Australia’s acting chief medical officer says it’s “likely” a Melbourne man’s blood clots are linked to his vaccination but the AstraZeneca rollout will continue.
Professor Michael Kidd said the side-effect risks “remain very low” and the rollout would not be paused during ongoing investigations.
“I acknowledge that these reports lead to uncertainty and anxiety and we will continue to provide more information to you as soon as we have it available,” Professor Kidd said.
“The risks of serious side effects remain very low.
“But safety is paramount, which is why ATAGI and the TGA continue to do due diligence on this case.
“We have not been advised at this time by ATAGI or the TGA to pause the rollout of the AstraZeneca vaccine in Australia.
“We continue to follow the medical advice of our national experts.”
The decision comes as the states are frustrated at the pace of the federal government’s vaccine deliveries, with the target of vaccinating 4 million people by the end of March missed by more than 3.3 million.
Professor Kidd welcomed the idea of NSW helping to speed up the COVID-19 vaccine rollout and said other states and territories could do the same.
Prime Minister Scott Morrison has agreed to let NSW help deliver the vaccine in the state after Premier Gladys Berejiklian offered to do so.
Labor said delivery of vaccines under Mr Morrison’s leadership had become “a mess”.
“For the umpteenth time in this pandemic, he’s going to have to be bailed out by state governments,” Federal opposition health spokesman Mark Butler said.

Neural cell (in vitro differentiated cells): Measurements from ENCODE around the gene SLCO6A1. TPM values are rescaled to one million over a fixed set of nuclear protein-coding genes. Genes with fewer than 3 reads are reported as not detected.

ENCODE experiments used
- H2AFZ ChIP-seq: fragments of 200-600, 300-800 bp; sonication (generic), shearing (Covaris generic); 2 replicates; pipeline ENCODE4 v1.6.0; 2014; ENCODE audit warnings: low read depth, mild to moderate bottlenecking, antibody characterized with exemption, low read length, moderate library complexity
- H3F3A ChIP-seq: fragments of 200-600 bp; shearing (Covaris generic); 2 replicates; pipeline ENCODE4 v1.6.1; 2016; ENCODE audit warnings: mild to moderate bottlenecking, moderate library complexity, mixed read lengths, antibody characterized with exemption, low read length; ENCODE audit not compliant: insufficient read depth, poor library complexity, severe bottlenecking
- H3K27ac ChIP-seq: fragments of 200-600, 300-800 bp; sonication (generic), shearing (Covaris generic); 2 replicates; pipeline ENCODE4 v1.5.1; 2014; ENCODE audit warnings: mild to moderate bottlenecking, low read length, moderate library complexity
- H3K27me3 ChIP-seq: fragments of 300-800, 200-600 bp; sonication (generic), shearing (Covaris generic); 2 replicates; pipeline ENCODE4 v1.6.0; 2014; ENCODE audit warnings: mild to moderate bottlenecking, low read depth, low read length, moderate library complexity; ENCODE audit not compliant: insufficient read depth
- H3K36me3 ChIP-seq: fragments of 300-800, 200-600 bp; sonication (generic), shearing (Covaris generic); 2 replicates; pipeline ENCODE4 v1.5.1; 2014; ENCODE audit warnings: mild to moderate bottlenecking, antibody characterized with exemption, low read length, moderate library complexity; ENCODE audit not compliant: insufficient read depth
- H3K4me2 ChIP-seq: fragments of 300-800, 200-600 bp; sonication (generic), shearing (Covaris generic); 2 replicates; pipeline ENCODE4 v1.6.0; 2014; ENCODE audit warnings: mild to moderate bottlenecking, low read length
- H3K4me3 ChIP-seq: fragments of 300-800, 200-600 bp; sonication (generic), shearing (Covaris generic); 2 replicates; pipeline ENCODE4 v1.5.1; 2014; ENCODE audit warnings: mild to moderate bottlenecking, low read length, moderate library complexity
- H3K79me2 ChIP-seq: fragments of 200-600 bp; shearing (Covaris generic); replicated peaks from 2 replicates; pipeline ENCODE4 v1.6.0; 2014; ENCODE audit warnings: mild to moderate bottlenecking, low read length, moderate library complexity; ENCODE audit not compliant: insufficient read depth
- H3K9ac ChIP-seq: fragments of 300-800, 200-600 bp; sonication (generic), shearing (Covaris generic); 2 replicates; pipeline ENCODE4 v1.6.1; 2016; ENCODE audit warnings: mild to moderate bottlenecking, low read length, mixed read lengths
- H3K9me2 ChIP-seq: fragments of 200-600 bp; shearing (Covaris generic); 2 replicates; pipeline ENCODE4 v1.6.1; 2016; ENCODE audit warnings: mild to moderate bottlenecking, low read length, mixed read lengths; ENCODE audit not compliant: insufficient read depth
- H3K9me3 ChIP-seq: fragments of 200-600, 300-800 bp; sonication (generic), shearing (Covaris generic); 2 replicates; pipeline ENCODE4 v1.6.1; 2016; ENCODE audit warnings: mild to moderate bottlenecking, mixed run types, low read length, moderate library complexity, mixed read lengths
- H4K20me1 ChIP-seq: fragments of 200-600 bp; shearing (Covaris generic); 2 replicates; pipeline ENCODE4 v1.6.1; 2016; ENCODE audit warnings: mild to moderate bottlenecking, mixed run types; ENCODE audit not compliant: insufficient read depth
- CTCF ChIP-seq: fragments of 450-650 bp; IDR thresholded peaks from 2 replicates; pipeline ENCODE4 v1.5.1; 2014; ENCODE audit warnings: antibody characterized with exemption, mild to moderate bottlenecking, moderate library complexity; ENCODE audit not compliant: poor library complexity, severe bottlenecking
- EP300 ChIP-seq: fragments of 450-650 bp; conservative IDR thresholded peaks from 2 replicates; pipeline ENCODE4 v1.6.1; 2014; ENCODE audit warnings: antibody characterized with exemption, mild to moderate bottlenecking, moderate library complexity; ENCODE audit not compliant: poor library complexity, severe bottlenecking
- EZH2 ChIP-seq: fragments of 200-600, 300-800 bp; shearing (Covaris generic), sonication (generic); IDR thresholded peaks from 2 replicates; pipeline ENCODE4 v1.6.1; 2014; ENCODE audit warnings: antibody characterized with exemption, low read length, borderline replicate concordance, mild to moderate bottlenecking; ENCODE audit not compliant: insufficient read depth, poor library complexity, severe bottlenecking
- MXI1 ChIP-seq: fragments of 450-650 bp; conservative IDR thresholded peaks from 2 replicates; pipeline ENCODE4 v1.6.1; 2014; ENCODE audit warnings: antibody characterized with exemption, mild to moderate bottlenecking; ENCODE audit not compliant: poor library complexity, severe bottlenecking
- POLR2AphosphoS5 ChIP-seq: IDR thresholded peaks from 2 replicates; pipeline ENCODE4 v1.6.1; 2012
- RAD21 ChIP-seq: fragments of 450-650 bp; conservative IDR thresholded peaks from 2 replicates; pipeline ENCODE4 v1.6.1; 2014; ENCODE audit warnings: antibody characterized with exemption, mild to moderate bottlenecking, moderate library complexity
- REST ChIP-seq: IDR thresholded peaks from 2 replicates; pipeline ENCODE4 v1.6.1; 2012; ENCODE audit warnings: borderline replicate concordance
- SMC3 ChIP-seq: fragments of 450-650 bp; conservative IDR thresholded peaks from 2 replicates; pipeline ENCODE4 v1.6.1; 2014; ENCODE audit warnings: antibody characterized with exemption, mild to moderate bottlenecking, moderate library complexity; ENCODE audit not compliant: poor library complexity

The government had aimed for all Australians who want a vaccine to get one by the end of October, a goal critics say is out of reach.
Queensland Health Minister Yvette D’Ath said supply of vaccines from the federal government was lacking.
“If we were to race out and set up a mass vaccination centre tomorrow to fast track all of our health workers, we would run out of the vaccine in a couple of days,” she said.
Most Australians are meant to receive the AstraZeneca vaccine which has been under scrutiny since a 44-year-old man was admitted to hospital with a rare blood clotting disorder.
The man received the AstraZeneca jab on March 22 and is the first Australian known to have developed the illness, which has presented in small numbers of vaccinated people in the United Kingdom and Europe.
Prof Kidd emphasised that the risk of severe illness and death from COVID-19 in the largely unvaccinated Australian population was a “far greater” risk than the “extremely rare” blood clot disorder.
The Therapeutic Goods Administration and Australian Technical Advisory Group on Immunisation have been advising the government’s central medical advisory body throughout the Easter weekend with input from UK and European counterparts.
Only one locally acquired case was reported in Australia on Saturday – a Queensland man who has been in quarantine through his entire infectious period.
SA loosens border rules
South Australia has watered down its ‘hard border’ controls with Greater Brisbane, but some restrictions still apply.
While most travellers were able to quit quarantine as of Saturday, when the changes were announced, they will not be allowed to enter high-risk health sites or attend large events with COVID management plans.
The changes also affect those arriving from Byron Bay, which South Australian authorities included in their initial COVID security measures.
The key other change is that arrivals will only be subjected to three tests — on days one, five and 13.
A small number of travellers who have been at coronavirus exposure sites will not be allowed out of quarantine until their full two-week stay is over.
“Through their [Queensland’s] excellent contact tracing they’ve been able to establish where every single one of their cases had caught their infection from,” Acting Chief Public Health Officer Michael Cusack said.
“The person who was identified as positive today was already in quarantine, so they’re very safe and secure in that sense, and at the same time, their testing rates have been very high.”